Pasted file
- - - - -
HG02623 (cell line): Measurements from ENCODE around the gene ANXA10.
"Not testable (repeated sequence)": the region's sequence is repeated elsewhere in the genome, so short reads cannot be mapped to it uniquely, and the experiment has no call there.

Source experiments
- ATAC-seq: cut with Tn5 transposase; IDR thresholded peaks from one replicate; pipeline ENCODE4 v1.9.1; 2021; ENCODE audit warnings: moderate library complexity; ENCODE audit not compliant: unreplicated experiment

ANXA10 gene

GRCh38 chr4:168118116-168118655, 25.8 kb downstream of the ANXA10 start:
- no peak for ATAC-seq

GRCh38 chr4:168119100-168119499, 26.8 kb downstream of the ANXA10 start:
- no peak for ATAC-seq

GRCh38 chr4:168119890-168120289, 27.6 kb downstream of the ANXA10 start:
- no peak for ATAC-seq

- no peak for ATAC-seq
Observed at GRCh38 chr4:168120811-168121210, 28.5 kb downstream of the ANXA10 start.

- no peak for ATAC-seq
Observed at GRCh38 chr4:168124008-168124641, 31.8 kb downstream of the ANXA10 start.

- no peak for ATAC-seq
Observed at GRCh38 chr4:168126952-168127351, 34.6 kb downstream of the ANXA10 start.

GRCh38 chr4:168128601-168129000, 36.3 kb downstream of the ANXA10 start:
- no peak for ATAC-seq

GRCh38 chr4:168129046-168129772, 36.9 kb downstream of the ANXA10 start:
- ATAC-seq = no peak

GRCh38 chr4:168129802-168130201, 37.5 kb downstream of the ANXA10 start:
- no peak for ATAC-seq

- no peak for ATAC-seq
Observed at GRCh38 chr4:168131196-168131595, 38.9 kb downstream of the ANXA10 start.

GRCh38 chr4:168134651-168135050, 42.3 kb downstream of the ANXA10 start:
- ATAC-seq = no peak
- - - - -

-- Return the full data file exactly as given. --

HG02623 (cell line): Measurements from ENCODE around the gene ANXA10.
"Not testable (repeated sequence)": the region's sequence is repeated elsewhere in the genome, so short reads cannot be mapped to it uniquely, and the experiment has no call there.

Source experiments
- ATAC-seq: cut with Tn5 transposase; IDR thresholded peaks from one replicate; pipeline ENCODE4 v1.9.1; 2021; ENCODE audit warnings: moderate library complexity; ENCODE audit not compliant: unreplicated experiment

ANXA10 gene

GRCh38 chr4:168118116-168118655, 25.8 kb downstream of the ANXA10 start:
- no peak for ATAC-seq

GRCh38 chr4:168119100-168119499, 26.8 kb downstream of the ANXA10 start:
- no peak for ATAC-seq

GRCh38 chr4:168119890-168120289, 27.6 kb downstream of the ANXA10 start:
- no peak for ATAC-seq

- no peak for ATAC-seq
Observed at GRCh38 chr4:168120811-168121210, 28.5 kb downstream of the ANXA10 start.

- no peak for ATAC-seq
Observed at GRCh38 chr4:168124008-168124641, 31.8 kb downstream of the ANXA10 start.

- no peak for ATAC-seq
Observed at GRCh38 chr4:168126952-168127351, 34.6 kb downstream of the ANXA10 start.

GRCh38 chr4:168128601-168129000, 36.3 kb downstream of the ANXA10 start:
- no peak for ATAC-seq

GRCh38 chr4:168129046-168129772, 36.9 kb downstream of the ANXA10 start:
- ATAC-seq = no peak

GRCh38 chr4:168129802-168130201, 37.5 kb downstream of the ANXA10 start:
- no peak for ATAC-seq

- no peak for ATAC-seq
Observed at GRCh38 chr4:168131196-168131595, 38.9 kb downstream of the ANXA10 start.

GRCh38 chr4:168134651-168135050, 42.3 kb downstream of the ANXA10 start:
- ATAC-seq = no peak